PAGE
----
Board member Sherri Story asked who was responsible for the problem, and said for her, it was a matter of accountability and ensuring it doesn’t happen again with new schools on the horizon.
Board Chairwoman Dr. Judith Brooks-Buck said the city was responsible for inspecting and approving the infrastructure.
Gordon, however, said he was not interested in assigning blame, as he was neither superintendent nor working in Suffolk when the circumstances that he believes contributed to the sinkhole issues took place.
He and Brooks-Buck both said the buildings at the schools were never an issue, but rather it has been the property around them that has, in spots, been unsafe.
“Our schools aren’t in danger,” Gordon said. “But there’s areas within the campus that we’ve had to mark off. We’ve had a diver. We’ve had a hole that was actually 10 feet deep that sunk between the football field and the baseball field at King’s Fork High School.”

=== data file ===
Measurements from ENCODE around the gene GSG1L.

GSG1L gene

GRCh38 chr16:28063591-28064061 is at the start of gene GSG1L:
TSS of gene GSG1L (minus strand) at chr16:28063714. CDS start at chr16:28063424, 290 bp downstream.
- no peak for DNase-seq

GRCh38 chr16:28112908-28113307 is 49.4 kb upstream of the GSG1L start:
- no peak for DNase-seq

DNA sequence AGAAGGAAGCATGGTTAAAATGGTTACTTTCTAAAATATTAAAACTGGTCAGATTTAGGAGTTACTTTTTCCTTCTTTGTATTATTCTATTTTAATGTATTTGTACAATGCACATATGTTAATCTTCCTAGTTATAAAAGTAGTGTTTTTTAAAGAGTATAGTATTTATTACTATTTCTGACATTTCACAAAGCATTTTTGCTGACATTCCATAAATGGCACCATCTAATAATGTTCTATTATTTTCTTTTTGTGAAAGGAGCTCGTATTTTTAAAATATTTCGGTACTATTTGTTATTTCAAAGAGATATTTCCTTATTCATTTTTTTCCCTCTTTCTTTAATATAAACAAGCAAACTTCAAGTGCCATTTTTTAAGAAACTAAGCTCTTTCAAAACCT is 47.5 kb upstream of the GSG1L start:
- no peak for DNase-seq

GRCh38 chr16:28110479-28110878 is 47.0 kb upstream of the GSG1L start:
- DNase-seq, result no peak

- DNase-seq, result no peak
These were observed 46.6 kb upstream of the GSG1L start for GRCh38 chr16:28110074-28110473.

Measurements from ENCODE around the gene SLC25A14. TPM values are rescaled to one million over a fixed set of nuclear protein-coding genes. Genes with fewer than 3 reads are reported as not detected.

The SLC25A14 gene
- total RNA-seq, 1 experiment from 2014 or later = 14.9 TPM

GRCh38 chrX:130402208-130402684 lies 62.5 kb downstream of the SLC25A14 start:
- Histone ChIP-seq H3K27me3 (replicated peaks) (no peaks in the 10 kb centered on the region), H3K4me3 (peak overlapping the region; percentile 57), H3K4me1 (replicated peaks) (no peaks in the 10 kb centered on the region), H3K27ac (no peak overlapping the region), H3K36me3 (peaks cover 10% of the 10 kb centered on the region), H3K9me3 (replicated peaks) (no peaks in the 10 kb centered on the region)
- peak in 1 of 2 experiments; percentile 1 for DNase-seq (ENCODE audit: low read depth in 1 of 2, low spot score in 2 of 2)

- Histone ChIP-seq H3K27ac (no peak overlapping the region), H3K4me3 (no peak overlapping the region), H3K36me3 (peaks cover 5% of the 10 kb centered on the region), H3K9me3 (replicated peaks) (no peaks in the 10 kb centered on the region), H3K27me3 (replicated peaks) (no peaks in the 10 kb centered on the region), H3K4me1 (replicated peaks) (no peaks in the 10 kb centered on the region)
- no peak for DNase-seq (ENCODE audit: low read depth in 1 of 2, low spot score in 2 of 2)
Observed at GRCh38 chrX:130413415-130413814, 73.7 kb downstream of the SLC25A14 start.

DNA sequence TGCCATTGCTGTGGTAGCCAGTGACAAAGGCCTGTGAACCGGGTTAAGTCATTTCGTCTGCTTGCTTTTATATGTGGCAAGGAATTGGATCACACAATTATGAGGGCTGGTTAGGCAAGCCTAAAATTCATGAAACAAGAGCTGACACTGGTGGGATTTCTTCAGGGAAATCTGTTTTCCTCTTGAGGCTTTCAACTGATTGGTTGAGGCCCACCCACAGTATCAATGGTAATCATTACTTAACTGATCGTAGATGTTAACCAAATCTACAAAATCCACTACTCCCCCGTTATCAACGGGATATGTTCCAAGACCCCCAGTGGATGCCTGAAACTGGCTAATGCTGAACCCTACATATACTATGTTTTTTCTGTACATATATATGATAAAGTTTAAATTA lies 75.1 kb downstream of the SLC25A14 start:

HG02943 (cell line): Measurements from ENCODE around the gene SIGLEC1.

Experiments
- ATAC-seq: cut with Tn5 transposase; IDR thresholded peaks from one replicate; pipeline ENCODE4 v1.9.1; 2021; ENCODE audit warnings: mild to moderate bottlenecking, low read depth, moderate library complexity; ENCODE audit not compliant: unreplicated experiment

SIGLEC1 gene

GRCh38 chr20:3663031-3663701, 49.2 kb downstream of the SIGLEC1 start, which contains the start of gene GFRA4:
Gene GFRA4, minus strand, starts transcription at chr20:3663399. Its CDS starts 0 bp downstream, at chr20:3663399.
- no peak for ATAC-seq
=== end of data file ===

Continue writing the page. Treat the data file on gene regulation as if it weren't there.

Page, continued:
He said the division would not put bandaids on anything, but rather would spend whatever money needed, and that it had to fix the issues. Because the issue is not just at an older school such as John F. Kennedy, but also at a newer school such as Col. Fred Cherry Middle, the division is doing an assessment of its other schools to determine whether repairs need to be done at those places, also.
In an interview after the meeting, Gordon said Terry Napier, director of facilities and planning, has been trying to determine who did what at the time.
“I wasn’t going to get into that blame game,” Gordon said, “because there’s not enough evidence to say who had the last inspection. But what I do know is what the diver took pictures of and showed us. The plastic instead of metal, the pipes being put in without rock.”
Gordon said that when he learned of sinkholes at Col. Fred Cherry Middle, “it made me think that whatever was happening was, the same process was going on.” At that point, he asked Napier and his department to look deeper into what has been happening.